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10.5 cm SK C/32
Bundesarchiv Bild 101II-MW-4006-20, U-Boot U-123 in See.jpg
U-123 SK C/32 deck gun.
Type Naval gun
Place of origin Nazi Germany
Service history
In service 1936—1945
Used by  Nazi Germany
Wars World War II
Weight 1,585–1,785 kilograms (3,494–3,935 lb)[1]
Length 4.74–4.86 meters (15 ft 7 in–15 ft 11 in)[1]
Barrel length 4.4 meters (14 ft 5 in)[1] (bore length)

Shell Fixed
Caliber 105 millimeters (4.1 in)[1]
Muzzle velocity 785 m/s (2,580 ft/s)[1]
Maximum range 15 kilometers (16,000 yd) at 44.4°  elevation[1]

The 10.5 cm SK C/32 (SK - Schnelladekanone (quick loading cannon) C - Construktionsjahr (year of design) was a German naval gun used in World War II. This was the standard unshielded low-angle deck gun mounted forward of the conning tower in type I, type IX and type X U-boats. The guns were also used in shielded high-angle mountings aboard type 35 and type 43 minesweepers, Elbing class torpedo boats, cruiser Emden, and old battleships Schlesien and Schleswig-Holstein.[1]


The built-up gun with a barrel, jacket and breech end piece weighed about 1.8 tons. The gun fired a 15.1 kg (33 lb) projectile 105 mm in diameter, and the barrel is sometimes described as 45 caliber. Fixed ammunition (case and projectile handled as a single assembled unit) containing a 4.08-kilogram (9.0 lb) propellant charge was 105-centimetre (41 in) long. Ceiling was 10,300-metre (33,800 ft) at 80°  elevation. Useful life expectancy was 4100 effective full charges (EFC) per barrel.[1]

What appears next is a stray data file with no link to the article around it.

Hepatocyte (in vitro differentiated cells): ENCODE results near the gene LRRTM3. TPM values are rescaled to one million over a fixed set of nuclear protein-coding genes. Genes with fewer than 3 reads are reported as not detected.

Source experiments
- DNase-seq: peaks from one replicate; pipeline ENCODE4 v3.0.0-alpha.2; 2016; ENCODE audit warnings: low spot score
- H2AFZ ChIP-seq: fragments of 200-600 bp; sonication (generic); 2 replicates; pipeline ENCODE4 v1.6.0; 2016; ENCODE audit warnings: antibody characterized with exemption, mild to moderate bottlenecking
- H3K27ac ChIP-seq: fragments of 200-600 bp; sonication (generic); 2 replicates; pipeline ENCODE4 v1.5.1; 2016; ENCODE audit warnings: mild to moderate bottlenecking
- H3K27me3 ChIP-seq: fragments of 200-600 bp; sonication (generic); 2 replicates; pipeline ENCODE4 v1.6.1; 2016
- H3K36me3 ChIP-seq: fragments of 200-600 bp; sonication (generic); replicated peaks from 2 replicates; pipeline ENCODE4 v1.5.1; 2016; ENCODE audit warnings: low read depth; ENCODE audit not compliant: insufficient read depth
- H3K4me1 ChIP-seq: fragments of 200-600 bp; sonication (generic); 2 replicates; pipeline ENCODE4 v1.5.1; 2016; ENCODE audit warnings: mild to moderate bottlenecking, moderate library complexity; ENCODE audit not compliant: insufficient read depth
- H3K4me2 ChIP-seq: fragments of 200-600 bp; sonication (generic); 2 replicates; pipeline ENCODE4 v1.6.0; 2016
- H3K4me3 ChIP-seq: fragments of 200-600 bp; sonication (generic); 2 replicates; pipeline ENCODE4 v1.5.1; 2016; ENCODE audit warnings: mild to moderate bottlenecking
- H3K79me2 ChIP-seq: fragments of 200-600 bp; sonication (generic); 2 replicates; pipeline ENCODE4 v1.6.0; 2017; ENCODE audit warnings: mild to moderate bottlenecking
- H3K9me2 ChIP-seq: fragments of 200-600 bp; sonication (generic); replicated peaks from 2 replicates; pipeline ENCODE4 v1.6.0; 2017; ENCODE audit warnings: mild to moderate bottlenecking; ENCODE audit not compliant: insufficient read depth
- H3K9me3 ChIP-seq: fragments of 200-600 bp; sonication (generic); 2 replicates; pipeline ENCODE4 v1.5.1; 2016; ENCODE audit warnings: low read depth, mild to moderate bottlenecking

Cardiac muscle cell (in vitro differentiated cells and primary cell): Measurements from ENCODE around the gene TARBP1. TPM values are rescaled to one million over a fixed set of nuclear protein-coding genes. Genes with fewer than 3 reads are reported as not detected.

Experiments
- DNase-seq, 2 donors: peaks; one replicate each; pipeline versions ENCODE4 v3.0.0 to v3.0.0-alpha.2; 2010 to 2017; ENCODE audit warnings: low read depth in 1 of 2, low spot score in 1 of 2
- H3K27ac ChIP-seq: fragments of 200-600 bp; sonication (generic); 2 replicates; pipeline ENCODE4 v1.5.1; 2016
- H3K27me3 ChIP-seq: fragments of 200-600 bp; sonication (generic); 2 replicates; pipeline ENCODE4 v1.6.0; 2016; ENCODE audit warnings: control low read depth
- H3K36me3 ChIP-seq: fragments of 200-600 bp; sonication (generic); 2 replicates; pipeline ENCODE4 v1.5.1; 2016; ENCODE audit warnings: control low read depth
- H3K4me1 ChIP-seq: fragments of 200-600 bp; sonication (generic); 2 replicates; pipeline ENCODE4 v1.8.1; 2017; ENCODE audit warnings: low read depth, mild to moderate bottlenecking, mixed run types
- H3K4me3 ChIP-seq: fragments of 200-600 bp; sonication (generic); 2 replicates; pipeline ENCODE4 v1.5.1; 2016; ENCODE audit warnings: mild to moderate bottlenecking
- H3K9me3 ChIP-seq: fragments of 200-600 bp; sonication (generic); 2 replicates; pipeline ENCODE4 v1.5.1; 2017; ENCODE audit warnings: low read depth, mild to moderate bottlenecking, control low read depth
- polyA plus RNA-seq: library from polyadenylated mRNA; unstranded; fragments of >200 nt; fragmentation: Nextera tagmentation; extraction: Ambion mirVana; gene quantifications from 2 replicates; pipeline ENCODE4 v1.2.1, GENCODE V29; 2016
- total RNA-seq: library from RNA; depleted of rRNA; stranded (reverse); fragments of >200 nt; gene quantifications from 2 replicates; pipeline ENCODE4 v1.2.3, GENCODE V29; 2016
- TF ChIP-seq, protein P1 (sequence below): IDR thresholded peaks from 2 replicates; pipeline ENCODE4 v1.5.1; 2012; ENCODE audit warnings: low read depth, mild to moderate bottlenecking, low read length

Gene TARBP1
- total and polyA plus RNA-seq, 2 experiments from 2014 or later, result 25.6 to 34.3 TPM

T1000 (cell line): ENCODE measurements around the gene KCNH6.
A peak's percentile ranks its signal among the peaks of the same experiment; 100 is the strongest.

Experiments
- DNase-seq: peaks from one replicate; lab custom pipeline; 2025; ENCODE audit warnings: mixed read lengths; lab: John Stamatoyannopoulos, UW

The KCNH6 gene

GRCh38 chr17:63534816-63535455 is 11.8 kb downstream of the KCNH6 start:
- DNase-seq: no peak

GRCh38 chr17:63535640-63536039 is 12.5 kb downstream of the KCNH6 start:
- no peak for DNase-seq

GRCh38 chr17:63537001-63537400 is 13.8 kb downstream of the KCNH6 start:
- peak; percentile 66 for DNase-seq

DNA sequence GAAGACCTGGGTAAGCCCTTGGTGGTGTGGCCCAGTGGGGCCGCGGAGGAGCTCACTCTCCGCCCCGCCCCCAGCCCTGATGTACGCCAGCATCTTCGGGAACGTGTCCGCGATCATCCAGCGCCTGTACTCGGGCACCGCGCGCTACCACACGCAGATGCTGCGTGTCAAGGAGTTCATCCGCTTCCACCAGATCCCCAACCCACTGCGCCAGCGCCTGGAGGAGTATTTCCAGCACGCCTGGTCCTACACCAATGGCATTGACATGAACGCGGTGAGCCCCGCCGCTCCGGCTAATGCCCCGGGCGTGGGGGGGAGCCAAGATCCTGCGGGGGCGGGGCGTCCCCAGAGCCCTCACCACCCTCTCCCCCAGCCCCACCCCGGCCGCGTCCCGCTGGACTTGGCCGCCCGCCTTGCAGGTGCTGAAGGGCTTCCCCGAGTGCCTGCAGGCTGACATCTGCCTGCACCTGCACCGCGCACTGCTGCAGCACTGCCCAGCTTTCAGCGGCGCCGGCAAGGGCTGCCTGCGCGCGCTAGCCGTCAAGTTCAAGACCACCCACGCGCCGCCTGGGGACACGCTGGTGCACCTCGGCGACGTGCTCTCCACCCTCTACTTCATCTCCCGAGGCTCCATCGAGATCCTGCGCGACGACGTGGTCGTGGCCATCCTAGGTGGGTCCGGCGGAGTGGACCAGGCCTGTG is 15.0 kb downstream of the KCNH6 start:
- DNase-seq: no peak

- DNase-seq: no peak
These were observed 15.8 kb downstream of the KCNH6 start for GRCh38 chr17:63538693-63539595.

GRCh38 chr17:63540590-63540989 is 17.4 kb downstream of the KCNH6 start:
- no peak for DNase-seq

U-boat history

The Ubts LC/32 mounting used in type I and early type IX U-boats weighed about 5 tonnes and could be elevated from -10°  to +35° . Later type IX and type XB U-boats used the Ubts LC/36 mounting reducing weight by 10 percent by restricting elevation from -10°  to +30° .[1] During the early war years, these guns were used to encourage surrender of independently routed merchant ships or to sink ships damaged by torpedoes.[2] Some of these guns were later removed from U-boats for mounting aboard type 40 minesweepers after unshielded deck guns proved impractical in action against Defensively Equipped Merchant Ships and escorted trade convoys.[3]

Coastal defence gun

105 mm SK C/32 on display at Fjell Fortress, Norway

Norway used this gun in coastal defence batteries until 2002.

See also

Weapons of comparable role, performance and era


  1. 1.0 1.1 1.2 1.3 1.4 1.5 1.6 1.7 1.8 Campbell pp.248&249
  2. Blair p.63
  3. Lenton pp.126&127


  • Blair, Clay (1996). Hitler's U-Boat War: The Hunters 1939-1942. New York: Random House. ISBN 0-394-58839-8. 
  • Campbell, John (2002). Naval Weapons of World War Two. London: Conway Maritime Press. ISBN 0-87021-459-4. 
  • Lenton, H.T. (1976). German Warships of the Second World War. New York: Arco. ISBN 0-668-04037-8. 

External links

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